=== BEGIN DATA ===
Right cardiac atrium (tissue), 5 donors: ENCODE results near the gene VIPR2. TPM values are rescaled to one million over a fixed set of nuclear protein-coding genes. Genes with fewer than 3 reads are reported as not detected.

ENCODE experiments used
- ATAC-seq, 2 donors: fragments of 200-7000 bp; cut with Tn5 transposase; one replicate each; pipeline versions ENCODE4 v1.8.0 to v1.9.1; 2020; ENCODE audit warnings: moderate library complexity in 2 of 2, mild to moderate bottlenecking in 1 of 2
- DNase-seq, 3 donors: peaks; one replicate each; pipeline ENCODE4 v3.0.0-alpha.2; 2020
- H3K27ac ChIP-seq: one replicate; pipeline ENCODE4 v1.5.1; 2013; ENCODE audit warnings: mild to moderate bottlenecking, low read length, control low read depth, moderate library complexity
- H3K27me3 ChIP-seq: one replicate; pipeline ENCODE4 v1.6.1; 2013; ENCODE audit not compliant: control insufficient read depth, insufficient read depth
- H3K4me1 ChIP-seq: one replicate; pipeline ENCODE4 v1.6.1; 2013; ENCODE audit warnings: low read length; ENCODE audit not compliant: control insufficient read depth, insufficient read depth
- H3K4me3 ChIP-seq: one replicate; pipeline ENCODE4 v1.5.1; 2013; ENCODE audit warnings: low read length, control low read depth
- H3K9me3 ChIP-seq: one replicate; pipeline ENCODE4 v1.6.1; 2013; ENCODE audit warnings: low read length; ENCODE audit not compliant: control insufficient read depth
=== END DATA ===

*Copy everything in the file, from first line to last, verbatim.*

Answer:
Right cardiac atrium (tissue), 5 donors: ENCODE results near the gene VIPR2. TPM values are rescaled to one million over a fixed set of nuclear protein-coding genes. Genes with fewer than 3 reads are reported as not detected.

ENCODE experiments used
- ATAC-seq, 2 donors: fragments of 200-7000 bp; cut with Tn5 transposase; one replicate each; pipeline versions ENCODE4 v1.8.0 to v1.9.1; 2020; ENCODE audit warnings: moderate library complexity in 2 of 2, mild to moderate bottlenecking in 1 of 2
- DNase-seq, 3 donors: peaks; one replicate each; pipeline ENCODE4 v3.0.0-alpha.2; 2020
- H3K27ac ChIP-seq: one replicate; pipeline ENCODE4 v1.5.1; 2013; ENCODE audit warnings: mild to moderate bottlenecking, low read length, control low read depth, moderate library complexity
- H3K27me3 ChIP-seq: one replicate; pipeline ENCODE4 v1.6.1; 2013; ENCODE audit not compliant: control insufficient read depth, insufficient read depth
- H3K4me1 ChIP-seq: one replicate; pipeline ENCODE4 v1.6.1; 2013; ENCODE audit warnings: low read length; ENCODE audit not compliant: control insufficient read depth, insufficient read depth
- H3K4me3 ChIP-seq: one replicate; pipeline ENCODE4 v1.5.1; 2013; ENCODE audit warnings: low read length, control low read depth
- H3K9me3 ChIP-seq: one replicate; pipeline ENCODE4 v1.6.1; 2013; ENCODE audit warnings: low read length; ENCODE audit not compliant: control insufficient read depth